Washington DC: In a startling turnabout, Senate Majority Leader Chuck Schumer and Sen. Joe Manchin announced an expansive agreement Wednesday that had eluded them for months addressing health care and climate, raising taxes on high earners and large corporations, and reducing federal debt.
The two Democrats said the Senate would vote on the wide-ranging measure next week, setting up President Joe Biden and Democrats for an unexpected victory in the run-up to November elections in which their congressional control is in peril. A House vote would follow, perhaps later in August, with unanimous Republican opposition in both chambers seemingly certain.
“This is the action the American people have been waiting for. This addresses the problems of today — high health care costs and overall inflation — as well as investments in our energy security for the future,” Biden said in a statement. He urged lawmakers to approve the legislation quickly.
In summaries that provided scant detail, Democrats said their proposal would raise $739 billion over the decade in new revenue, including $313 billion from a 15 percent corporate minimum tax. The deal also claims to gain $124 billion from beefing up IRS tax enforcement, and $14 billion from taxing some “carried interest” profits earned by partners in entities like private equity or hedge funds.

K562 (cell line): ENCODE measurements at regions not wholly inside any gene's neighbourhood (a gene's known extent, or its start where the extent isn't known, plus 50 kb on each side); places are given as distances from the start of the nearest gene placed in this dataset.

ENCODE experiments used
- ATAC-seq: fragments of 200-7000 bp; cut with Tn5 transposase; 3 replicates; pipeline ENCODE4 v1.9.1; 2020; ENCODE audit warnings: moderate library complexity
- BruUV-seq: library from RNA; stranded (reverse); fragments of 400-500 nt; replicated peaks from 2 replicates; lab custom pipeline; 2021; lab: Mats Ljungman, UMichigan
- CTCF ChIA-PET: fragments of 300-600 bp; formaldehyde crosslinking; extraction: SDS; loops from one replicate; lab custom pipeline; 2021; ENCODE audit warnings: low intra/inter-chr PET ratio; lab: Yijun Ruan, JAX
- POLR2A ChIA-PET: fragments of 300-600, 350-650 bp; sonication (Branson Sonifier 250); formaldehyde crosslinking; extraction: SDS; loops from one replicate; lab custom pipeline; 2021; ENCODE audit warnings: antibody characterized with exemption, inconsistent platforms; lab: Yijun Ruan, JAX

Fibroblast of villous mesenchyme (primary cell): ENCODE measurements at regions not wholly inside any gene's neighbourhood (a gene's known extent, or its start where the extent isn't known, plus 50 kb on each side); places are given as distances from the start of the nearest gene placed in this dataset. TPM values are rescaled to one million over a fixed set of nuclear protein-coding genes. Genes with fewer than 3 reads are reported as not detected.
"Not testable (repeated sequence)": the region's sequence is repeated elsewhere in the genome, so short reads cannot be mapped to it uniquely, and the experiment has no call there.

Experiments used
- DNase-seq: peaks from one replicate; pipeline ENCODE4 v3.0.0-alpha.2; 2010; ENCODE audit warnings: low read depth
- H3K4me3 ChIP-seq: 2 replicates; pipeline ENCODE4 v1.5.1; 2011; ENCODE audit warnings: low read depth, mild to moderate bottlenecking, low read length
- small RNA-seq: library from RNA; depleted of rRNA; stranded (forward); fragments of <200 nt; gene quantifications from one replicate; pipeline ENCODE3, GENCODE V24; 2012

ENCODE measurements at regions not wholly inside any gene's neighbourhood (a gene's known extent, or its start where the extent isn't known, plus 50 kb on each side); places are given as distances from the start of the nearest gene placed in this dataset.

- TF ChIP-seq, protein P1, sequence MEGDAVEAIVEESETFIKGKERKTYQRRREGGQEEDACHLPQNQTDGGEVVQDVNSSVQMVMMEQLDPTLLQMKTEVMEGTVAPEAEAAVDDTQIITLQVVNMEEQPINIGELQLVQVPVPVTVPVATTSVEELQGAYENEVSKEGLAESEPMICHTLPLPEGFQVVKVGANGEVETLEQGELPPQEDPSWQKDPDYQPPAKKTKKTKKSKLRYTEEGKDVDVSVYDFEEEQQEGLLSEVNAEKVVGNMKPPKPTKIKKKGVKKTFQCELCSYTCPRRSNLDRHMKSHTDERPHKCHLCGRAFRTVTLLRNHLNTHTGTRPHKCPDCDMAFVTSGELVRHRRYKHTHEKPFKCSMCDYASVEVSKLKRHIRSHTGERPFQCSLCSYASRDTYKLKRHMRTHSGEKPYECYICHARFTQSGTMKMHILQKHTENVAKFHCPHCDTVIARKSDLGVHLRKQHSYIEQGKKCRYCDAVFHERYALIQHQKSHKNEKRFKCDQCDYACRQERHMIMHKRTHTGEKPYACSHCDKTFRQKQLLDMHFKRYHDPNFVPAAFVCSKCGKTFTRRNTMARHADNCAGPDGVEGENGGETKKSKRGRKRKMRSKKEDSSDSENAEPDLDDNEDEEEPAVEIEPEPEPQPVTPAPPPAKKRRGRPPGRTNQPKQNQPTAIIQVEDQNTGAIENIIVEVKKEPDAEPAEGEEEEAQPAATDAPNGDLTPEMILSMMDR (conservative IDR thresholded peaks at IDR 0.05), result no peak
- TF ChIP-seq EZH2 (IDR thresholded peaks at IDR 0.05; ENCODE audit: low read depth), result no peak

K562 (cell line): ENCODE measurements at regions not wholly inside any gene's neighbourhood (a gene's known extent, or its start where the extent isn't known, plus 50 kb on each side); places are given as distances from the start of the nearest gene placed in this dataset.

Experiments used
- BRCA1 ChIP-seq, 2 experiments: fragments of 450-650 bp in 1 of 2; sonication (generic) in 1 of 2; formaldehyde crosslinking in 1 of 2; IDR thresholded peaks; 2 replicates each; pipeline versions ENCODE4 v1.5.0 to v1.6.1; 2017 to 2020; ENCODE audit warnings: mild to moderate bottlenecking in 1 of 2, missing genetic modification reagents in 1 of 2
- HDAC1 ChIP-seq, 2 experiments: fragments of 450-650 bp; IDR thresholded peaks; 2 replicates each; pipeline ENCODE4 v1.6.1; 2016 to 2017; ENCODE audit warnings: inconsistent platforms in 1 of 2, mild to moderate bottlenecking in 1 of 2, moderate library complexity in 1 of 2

The measure would spend $369 billion on energy and climate change initiatives. It would also aim $64 billion at extending federal subsidies for three more years for some people buying private health insurance. Those subsidies, which lower people’s premiums, would otherwise expire at year’s end.